“What’s this?” you might say . . . “a story about a pussy-cat? That doesn’t sound like a travel tale.”
Bear with me a moment . . . it really is . . . a story of one of the many travels I had when I was young and foolish, and had a small cat for company on my fish-boat, on which I traveled the coast of BC, trying to make a living by catching fish. The full version of this adventure was first published as “Night Run” in a fishing magazine many years ago. This is the poetry version of the same event. I hope you enjoy it, again, a true story!
BOSUN’S LAST RUN, THE STORY OF MY SEA-GOING PUSSYCAT
Bosun, my cat, was a great little sailor; pretty good at fishin’, but at swimmin’ a failure.
My bunk up forward her favourite place to sleep; late in the morning out of the cabin she’d creep for her breakfast I had saved for her to eat; of salmon nibbles and other pussy cat treats.
One day we headed past Texada with a wish; that somewhere near the coast there might be more fish.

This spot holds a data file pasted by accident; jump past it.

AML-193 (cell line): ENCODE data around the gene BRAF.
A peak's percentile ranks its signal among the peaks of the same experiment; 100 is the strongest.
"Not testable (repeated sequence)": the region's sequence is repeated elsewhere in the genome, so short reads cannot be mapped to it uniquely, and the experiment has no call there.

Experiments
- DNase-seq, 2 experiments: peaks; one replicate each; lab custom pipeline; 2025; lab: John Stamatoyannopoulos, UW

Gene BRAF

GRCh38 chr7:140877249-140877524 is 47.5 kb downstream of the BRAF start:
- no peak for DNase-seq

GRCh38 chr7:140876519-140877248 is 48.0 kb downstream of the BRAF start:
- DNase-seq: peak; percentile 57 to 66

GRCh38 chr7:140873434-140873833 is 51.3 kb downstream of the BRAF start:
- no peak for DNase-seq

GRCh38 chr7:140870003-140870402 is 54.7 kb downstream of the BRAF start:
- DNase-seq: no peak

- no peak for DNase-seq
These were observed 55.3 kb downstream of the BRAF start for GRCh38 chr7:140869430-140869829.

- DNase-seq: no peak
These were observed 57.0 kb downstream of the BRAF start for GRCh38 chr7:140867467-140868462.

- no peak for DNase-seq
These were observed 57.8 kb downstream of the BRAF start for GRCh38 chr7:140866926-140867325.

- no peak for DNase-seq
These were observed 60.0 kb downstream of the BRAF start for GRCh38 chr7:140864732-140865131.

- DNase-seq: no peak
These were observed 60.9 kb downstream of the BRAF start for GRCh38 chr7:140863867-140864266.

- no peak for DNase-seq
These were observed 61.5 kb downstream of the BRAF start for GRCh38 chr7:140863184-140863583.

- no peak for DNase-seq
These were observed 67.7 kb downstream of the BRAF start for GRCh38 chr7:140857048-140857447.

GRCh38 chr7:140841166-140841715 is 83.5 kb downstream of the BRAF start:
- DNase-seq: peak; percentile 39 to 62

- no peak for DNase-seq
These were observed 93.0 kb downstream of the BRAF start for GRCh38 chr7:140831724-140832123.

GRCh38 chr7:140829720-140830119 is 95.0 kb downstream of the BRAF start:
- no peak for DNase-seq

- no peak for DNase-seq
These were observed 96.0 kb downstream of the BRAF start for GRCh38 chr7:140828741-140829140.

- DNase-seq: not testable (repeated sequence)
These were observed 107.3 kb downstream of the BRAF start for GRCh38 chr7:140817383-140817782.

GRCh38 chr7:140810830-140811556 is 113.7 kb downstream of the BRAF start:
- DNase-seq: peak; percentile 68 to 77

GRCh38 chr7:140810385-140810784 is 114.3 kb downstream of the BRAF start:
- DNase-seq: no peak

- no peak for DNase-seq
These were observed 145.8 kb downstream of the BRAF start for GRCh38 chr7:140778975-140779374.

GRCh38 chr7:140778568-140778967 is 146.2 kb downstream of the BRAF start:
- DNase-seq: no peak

We left Westview next evening as a sou’easter calmed down; up the coast to Lund, another small town.
Three boats together was the way we would start, ‘til a nor’wester squall forced us apart.
The spray o’er the foredeck caused it to leak; onto my bunk, disturbing her sleep.
She moved further aft, until the next wave came; poured in a small window, much to my shame.
I was fighting the squall, with all of my might; as the waves grew larger, we were both in a fright.
Bosun’s choices below were limited to try; with nowhere to go in hopes to stay dry.
My old Easthope had a dangerous flywheel; turning down into the bilge, it was made of steel.
The boat leaked bad as the engine chugged away; the flywheel sent bilge-water up with a spray.
As things got worse, Bosun moved closer to me; until a window crashed in, letting in some of the sea.
We finally made port, feeling we actually did win; so I cleaned up the cabin and at last turned in.
The next morning we all headed up the dock; to look for coffee and food, so we could all talk.
Bosun followed us, as she usually came; glad to be out of that boat, I could not blame.
The last I saw of her, her backside all wet; heading up the road, as far away as she could get.
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